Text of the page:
Life as in the "Decamerone" by Boccaccio

A countryhouse in the centre of "Pandemia"

"Decamerone" by J.W. Waterhouse. Picture:
"Decamerone" by J.W. Waterhouse.


Back then

"I say, then, that the years of the fruitful Incarnation of the Son of God had attained to the number of one thousand three hundred and forty-eight, when into the notable city of Florence, fair over every other of Italy, there came the death-dealing pestilence, through the operation of the heavenly bodies or of our own iniquitous dealings, being sent down upon mankind for our correction by the just wrath of God."

Thus begins the "Decameron" by the Italian poet Giovanni Boccaccio, written around 1350 at the time of the plague in Florence.

A group of seven young women and three young men flee from plague-ridden Florence to a deserted villa in the countryside. To pass the evenings, each member of the party tells a story each night. In this way, a total of one hundred stories are created over ten days, which subsequently became a role model for all novels in Western literature and, at least in Italy, are required reading for schools.


"It was in the year 2020 when the Corona virus broke out in the beautiful country of Italy - indisputably one of the most beautiful in the world - a fate that did not impose neither the influence of the heavenly bodies nor the just wrath of God."

Three women - like sixty million others of their fellow citizens - adhere to the order to leave their residence only for the bare essentials (#iorestoincasa). Given the terrible situation in other regions and countries, we have the fullest understanding for this measure to contain the spreading of the disease. We feel pity for those affected and have the highest respect for all the helpers.

And of course we also worry about our own future.
But we try to distract each other by storytelling.

Admittedly, only two of those present are young and pretty as in the painting by Waterhouse, and the gallant men are  missing, too. However there are a number of cats to keep them company.

The master of the house is currently in a "distant country" north of the Alps and will only be able to return to La Rogaia with difficulties.

But don't worry, we are all in good health, the pantries are full and we are all used to a secluded life.

We are not "positive", we just want to maintain a positive attitude and make the most of the situation!

Literary allusions

Already in the past few weeks we had thought of ironic or even sarcastic allusions to famous works of world literature.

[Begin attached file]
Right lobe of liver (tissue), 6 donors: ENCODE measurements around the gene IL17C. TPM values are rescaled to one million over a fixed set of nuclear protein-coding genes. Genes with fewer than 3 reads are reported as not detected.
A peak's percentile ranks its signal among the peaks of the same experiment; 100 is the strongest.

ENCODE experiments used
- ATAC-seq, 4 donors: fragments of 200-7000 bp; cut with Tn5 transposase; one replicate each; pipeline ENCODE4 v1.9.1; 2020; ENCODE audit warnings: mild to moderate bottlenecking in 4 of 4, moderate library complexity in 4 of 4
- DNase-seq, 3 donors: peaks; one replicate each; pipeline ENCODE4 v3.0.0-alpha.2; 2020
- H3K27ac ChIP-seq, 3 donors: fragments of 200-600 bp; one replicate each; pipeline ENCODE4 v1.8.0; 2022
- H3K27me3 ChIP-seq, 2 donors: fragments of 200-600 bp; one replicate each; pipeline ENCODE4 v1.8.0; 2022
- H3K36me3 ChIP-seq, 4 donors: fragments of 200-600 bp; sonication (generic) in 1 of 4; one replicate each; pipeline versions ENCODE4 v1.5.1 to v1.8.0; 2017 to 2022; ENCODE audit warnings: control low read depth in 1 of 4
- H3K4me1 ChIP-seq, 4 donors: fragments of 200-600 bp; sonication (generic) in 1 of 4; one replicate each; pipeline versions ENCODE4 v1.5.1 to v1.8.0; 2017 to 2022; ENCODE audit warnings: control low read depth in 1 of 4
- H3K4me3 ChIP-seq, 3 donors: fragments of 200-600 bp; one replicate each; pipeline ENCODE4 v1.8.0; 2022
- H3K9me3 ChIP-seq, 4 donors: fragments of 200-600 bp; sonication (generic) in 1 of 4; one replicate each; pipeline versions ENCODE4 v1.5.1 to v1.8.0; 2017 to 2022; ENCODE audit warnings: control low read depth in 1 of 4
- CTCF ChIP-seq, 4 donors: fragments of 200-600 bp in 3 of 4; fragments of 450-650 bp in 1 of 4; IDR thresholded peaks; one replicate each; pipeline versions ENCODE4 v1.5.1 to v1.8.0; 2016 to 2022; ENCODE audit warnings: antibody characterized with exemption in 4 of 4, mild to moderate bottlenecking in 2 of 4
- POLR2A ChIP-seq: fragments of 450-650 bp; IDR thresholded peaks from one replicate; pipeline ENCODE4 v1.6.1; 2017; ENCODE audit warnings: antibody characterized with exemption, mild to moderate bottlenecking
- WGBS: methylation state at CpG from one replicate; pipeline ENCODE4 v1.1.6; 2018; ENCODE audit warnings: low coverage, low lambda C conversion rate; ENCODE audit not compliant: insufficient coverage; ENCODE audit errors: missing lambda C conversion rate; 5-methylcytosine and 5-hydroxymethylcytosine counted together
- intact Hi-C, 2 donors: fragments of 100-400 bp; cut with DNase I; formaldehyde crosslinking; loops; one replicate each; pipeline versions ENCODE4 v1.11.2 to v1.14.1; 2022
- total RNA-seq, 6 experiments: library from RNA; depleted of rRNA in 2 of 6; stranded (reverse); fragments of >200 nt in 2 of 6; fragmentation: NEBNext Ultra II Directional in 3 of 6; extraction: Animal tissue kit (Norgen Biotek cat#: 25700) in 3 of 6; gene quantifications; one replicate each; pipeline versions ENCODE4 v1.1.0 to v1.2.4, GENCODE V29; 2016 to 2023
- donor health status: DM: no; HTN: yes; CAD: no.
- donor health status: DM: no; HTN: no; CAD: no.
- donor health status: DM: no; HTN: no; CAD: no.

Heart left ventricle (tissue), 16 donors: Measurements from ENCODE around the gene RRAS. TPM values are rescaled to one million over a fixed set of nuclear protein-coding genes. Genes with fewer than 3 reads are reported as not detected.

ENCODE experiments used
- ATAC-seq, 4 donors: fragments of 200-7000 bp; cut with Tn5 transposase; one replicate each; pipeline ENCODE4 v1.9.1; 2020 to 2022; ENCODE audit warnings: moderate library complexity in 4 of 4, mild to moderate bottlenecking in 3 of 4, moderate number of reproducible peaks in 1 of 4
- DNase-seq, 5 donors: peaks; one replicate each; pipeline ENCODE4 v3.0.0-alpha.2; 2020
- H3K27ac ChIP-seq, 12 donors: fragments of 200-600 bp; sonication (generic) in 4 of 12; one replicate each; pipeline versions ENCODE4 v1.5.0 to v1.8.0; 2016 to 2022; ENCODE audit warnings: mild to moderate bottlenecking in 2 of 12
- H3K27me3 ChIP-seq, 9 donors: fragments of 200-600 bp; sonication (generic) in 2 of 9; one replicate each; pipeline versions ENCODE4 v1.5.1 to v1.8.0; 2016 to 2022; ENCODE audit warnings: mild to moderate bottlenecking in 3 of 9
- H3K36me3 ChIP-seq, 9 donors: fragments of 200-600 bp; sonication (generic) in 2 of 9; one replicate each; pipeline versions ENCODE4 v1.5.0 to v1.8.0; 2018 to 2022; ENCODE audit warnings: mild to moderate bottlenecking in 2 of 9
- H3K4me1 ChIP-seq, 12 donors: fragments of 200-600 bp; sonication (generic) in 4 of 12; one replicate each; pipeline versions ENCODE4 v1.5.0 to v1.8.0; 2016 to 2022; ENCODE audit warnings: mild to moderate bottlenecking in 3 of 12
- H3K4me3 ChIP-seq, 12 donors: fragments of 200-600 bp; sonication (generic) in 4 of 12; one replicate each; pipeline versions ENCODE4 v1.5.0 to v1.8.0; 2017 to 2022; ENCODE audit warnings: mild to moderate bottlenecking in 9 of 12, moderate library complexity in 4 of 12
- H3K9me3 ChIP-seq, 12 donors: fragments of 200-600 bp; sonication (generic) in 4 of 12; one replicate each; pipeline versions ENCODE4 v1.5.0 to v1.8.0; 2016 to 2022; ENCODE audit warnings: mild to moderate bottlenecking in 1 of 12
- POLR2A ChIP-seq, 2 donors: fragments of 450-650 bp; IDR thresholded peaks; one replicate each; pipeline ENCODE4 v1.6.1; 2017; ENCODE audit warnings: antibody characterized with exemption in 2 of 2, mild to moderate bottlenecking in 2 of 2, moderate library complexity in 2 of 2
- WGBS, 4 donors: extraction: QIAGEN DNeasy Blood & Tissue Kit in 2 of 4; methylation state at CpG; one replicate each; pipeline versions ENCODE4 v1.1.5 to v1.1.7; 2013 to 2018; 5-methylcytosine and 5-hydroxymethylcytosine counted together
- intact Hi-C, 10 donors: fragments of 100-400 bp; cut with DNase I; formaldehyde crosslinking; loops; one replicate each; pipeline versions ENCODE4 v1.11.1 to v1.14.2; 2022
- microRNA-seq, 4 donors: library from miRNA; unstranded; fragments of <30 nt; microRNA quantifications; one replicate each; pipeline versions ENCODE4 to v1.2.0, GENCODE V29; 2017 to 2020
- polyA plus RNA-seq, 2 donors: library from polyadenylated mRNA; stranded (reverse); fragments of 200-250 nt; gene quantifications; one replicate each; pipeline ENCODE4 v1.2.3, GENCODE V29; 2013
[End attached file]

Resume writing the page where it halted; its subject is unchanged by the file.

RAI3 -radio every afternoon presented a chapter from Albert Camus's "The Plague" and the book was sold out in Italy!
(By the way: In other countries people only went for toilet paper and pasta ...)

In view of the cancellation of the Venice Carnival, Thomas Mann's "Death in Venice" naturally came to our mind, and now we live a bit like on "The Magic Mountain", with the difference that "we up here" are healthy and not sick.

We also remembered Virgil's "See Naples and die".

And for the romantics there was "Love in the time of the Coronera" ...

And then we remembered the "Decameron" by Boccaccio.

It is such a rich book about life in all its facets, and we found it to be the best of all literary suggestions.

In the next few days (and weeks?) from time to time we will post something: stories, pictures and of course recipes.

We hope you will like it!

Aurora, Amira and Annette

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Comment by Lee Dewsnap |

What a lovely idea, thank you for sharing :)


Reply by Annette Greifenhagen

Dear Lee,
thank you so much for liking our blog. It feels so good not to be alone!
All the best to you on the other side of the world and we hope that you will not have to go through all this.
Take care

Comment by Debbie Morrall |

Dear friends, we are glad to hear that you are safe and well but sad to hear that Wolfgang is unable to return from Germany. At least you are in a beautiful place, at a beautiful time of year and well away from other people.
We have social distancing restrictions here but can still go out for walks if we keep our distance from others. We can also shop for food and medicines but most other businesses are closed now. There is a lot of panic buying for food and certain items.
We are keeping busy sowing and planting vegetables in our small garden, recycling wood to make extra planters, getting creative (even more) with cooking and online teaching resources for Tango.
Stay safe and well. Abrazos,Debbie & Steve

Reply by Annette Greifenhagen

Dear Debbie and Steve,
thank you so much for thinking of us and for sending your wishes.
We are thinking of all the unforgettable happy weeks that we had with you in the past years at La Rogaia and hope we all get over this crisis soon.
Probably gardens will look better this year than ever before! There is always something good even in the worst situations.
Let's keep sowing hope!
All the best to you, stay well!